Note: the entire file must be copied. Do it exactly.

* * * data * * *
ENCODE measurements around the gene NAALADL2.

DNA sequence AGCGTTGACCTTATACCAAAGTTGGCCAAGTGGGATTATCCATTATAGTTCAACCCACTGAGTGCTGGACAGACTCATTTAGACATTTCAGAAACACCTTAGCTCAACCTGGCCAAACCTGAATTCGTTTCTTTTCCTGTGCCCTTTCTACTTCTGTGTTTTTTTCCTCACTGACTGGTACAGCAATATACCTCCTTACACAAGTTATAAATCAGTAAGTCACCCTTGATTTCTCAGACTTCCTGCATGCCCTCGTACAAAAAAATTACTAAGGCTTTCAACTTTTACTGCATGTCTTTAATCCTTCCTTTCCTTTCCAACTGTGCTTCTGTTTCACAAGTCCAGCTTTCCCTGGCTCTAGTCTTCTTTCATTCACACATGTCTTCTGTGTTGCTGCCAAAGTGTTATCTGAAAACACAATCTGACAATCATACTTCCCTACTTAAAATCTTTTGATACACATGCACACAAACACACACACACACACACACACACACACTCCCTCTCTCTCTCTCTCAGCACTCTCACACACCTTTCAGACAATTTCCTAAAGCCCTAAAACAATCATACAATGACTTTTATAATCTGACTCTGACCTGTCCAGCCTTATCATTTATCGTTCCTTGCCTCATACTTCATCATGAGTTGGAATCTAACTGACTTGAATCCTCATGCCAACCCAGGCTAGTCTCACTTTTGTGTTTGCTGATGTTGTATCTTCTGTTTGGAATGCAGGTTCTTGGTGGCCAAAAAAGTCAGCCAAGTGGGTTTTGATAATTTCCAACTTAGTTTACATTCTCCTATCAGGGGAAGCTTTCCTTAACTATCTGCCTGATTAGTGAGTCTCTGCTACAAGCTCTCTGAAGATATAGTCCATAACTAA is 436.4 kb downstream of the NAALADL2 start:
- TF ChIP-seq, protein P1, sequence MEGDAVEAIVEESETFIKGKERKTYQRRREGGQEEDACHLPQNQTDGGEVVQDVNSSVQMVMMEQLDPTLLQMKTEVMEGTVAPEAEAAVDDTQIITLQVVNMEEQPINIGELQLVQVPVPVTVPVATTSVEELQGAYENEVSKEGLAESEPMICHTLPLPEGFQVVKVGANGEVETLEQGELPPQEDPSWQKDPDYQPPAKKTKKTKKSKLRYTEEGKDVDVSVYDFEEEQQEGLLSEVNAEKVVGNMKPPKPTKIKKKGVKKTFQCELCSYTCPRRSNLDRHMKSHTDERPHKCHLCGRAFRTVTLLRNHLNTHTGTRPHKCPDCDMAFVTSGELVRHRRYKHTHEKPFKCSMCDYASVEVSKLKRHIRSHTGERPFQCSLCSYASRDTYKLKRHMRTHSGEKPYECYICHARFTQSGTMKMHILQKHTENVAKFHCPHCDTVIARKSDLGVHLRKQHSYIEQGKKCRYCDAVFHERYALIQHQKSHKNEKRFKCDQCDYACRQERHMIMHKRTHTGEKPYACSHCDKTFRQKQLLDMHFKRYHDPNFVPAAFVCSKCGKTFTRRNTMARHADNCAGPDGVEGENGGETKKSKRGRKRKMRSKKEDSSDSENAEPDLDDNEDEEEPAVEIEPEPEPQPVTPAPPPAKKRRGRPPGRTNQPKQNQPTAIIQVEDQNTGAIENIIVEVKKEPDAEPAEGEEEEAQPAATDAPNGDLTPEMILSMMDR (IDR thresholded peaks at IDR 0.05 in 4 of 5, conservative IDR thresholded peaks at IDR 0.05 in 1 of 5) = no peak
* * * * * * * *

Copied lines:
ENCODE measurements around the gene NAALADL2.

DNA sequence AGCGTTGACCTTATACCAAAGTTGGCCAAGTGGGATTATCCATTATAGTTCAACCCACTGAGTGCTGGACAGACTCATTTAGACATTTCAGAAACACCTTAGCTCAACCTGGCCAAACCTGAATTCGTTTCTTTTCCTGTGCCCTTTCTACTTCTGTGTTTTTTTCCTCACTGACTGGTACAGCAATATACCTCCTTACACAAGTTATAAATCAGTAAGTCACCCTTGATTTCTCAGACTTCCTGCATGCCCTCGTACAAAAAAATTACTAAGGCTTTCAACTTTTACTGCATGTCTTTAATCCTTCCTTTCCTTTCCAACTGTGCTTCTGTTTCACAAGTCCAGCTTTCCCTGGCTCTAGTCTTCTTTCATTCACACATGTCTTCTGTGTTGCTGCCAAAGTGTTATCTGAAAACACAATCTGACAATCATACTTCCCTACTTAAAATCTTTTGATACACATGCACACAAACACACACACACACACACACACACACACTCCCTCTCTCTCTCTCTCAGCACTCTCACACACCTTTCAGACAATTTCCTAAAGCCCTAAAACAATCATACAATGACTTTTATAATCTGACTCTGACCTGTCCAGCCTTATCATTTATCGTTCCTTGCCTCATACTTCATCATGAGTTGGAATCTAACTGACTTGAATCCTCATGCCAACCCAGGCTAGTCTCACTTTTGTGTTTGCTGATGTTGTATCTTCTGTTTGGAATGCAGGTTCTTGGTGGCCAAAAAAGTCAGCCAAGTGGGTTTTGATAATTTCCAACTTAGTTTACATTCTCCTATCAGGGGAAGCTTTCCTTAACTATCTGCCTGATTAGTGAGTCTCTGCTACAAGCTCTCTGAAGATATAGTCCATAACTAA is 436.4 kb downstream of the NAALADL2 start:
- TF ChIP-seq, protein P1, sequence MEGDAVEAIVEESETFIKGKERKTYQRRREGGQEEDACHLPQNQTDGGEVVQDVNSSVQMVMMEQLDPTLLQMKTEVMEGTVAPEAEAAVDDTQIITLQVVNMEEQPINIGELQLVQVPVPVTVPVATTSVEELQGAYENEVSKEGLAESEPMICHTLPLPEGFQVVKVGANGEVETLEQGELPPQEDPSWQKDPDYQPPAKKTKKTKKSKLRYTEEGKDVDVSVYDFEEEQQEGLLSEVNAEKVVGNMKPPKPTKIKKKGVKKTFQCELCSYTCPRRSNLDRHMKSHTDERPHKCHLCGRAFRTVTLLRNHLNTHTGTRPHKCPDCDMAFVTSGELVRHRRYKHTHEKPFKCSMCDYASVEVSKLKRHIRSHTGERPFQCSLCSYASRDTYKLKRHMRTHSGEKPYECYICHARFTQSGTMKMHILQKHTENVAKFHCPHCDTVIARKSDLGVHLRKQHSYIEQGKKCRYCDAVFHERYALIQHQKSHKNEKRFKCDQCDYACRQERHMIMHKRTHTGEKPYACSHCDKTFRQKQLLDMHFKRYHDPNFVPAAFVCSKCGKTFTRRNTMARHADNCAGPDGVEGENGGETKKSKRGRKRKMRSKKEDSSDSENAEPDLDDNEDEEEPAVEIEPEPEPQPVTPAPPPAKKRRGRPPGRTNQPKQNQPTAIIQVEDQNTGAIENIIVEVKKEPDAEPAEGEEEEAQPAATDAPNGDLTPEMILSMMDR (IDR thresholded peaks at IDR 0.05 in 4 of 5, conservative IDR thresholded peaks at IDR 0.05 in 1 of 5) = no peak